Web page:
Walking Dead: “Nebraska”

Posted on February 18, 2012


That was our voiced response when this episode opened at exactly the point the last one ended. It wasn’t a happy sound.  Considering our complaints about the first half of the season – that too much time was spent on that damn farm, standing around talking – there was no way we were going to be happy to find out that absolutely no time has passed since the events of the mid-season finale. Was it a requirement for us that time pass between episodes? No, but we think the story might have been the better for it.

The thing about this show is that it’s determined to depict the moment-to-moment lives of people living in the apocalypse. Moment. To. Moment. And if that means 35 minutes of storytime spent on burying the dead and having discussions about the State of Things, then so be it. If that means we spend a chunk of time rescuing an old, grieving man in shock from having a drink, then by God, we’ll do just that. We suppose that for some, this is a good thing, and we have to admit that on paper, it sounds great: a human drama set against an inhuman world. But these people are so goddamn stupid and unlikeable half the time that we honestly don’t care. Seriously, we’re not without empathy, even for our fictional characters, but we’re so fed up with this group – even now, after a long break – that when the pregnant woman flipped her car over, the only thing we said out loud was, “Ohhhhhh, you fucking IDIOT!”

We’ve thought about this; really we have. And while we agree that none of us here would likely act perfectly in a post-apocalyptic situation at all times, we just can’t abide these characters acting stupidly ALL THE TIME, after apparently MONTHS of living this way. What does it say about the rest of the group that the only two people who make any sense are the violent, repressed, angry men? We never want to do anything but punch Shane in the face, but when Darryl went off on Lori for asking him to rescue Rick, we wanted to cheer. What is WRONG with all these people that, hours after they had to SHOOT A LITTLE GIRL IN THE HEAD because she wandered off from the group and got attacked, THEY’RE ALL FUCKING WANDERING OFF IN DIFFERENT DIRECTIONS?!?!?

Did Lori even TELL anyone that she’d left?

We’ve been so busy this week and we’ve got so much to catch up on that we have absolutely no idea what the critical reactionwas to this episode. All we know is, we haven’t seen one thing to make us think the second half of the series will be any better than the first. It’s not that we want something action-packed (although a little more of that would go a hell of a long way); we just want whatever human drama they insist on injecting into the story to at least be interesting. “This was Sophia,” says Glen to Maggie, as if the death of this mostly unremarked-upon character who had no more than a line or two is supposed to devastate us as much as it’s apparently devastated the group. Classic bad writing; telling us instead of showing us that this character meant something to these people. You can’t fall back on the idea of shocking the audience by shooting a little girl in the head. Not when you already did that in the first 2 minutes of the pilot episode.  The fact of the matter is, Sophia was a non-entity, even moreso than her weepy, laundry-folding mother. Hanging SO MUCH of the season 2 storyline on the actions and final fate of this character was an incredibly bad idea, we have to say. We’ve said this before, but try to mentally substitute Carl for Sophia in the story. Carl wanders off, the group goes frantic trying to look for him, he wanders out of the barn and Rick has to shoot him in the head. Look how well that all works from a dramatic perspective  when it happens to characters who actually have some character to them. Carol’s a nobody and Sophia was little more than an extra. All of this drama feel unearned and emotionally separate from the audience; to the point where characters have to tell us why they’re upset about her death.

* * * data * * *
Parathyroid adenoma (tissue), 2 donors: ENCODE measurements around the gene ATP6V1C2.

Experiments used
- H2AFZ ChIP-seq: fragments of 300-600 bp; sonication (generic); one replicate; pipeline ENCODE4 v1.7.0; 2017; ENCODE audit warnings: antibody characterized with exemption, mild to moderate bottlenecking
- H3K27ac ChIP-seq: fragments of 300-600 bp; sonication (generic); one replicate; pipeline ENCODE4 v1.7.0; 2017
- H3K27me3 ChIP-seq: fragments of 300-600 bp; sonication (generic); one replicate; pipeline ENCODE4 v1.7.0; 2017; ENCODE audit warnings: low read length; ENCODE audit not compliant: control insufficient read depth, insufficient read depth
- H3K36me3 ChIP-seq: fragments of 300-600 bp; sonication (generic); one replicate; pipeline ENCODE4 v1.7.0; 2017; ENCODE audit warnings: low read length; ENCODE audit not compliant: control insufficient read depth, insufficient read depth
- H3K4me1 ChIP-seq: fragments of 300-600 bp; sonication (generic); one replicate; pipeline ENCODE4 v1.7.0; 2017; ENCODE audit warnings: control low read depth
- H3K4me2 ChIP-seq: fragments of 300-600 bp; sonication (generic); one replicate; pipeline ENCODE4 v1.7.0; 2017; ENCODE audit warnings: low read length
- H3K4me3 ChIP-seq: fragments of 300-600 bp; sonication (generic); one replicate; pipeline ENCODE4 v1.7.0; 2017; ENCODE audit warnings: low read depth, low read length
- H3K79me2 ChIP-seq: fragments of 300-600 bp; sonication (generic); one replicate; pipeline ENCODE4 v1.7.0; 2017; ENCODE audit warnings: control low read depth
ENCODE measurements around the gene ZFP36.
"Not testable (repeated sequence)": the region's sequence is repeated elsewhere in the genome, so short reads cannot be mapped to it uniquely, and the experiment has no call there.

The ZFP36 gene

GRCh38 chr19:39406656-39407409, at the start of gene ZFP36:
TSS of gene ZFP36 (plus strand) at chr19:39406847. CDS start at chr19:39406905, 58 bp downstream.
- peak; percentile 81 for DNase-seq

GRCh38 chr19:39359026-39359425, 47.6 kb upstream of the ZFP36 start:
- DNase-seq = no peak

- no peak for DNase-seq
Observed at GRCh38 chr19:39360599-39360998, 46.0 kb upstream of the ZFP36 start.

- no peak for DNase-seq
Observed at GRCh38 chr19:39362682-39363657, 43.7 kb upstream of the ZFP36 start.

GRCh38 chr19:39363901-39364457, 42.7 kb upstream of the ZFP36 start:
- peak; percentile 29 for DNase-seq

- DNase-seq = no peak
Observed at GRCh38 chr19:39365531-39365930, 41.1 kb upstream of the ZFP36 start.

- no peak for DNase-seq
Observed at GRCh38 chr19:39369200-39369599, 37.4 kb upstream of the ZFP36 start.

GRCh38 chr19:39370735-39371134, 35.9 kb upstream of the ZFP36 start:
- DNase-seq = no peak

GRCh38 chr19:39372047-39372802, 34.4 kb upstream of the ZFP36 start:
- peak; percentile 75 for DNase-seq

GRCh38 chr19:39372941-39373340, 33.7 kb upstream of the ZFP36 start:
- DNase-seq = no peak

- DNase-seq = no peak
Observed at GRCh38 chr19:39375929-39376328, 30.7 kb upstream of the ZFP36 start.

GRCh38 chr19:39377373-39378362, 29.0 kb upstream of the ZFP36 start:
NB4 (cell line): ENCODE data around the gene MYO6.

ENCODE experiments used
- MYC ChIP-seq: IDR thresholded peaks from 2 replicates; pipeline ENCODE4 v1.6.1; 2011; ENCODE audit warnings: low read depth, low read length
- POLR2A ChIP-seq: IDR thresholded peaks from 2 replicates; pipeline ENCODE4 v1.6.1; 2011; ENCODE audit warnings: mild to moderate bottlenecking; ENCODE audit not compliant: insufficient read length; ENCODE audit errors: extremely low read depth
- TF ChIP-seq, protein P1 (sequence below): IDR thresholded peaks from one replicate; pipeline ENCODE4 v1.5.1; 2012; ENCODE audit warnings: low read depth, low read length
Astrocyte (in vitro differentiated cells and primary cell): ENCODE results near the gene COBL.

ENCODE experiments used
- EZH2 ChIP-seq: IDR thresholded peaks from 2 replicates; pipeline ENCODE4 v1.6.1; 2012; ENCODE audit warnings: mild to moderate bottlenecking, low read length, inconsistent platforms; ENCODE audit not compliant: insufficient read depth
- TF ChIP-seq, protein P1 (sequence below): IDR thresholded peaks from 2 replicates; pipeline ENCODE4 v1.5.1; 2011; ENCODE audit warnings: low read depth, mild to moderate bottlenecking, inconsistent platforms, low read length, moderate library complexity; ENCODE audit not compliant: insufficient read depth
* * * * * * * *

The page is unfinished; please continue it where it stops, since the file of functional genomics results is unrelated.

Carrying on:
And this doesn’t seem to be a problem that’s ended with Sophia’s death. Suddenly, vague background people are very sick and need Herschel’s help. Who is she? Shrug. Someone on the farm. She had a line or two earlier, right? Maybe she’s Otis’ wife or something? Or a step daughter of Herschel’s? The point is, the writers want you to WORRY about the fate of this character you probably never paid much attention to before. Again.

We hate to say it, but they need to start killing of some of the main characters in order to make this story engrossing again. Shoving red shirts into the story to provide drama is lame and the audience won’t stand for it for much longer, we think.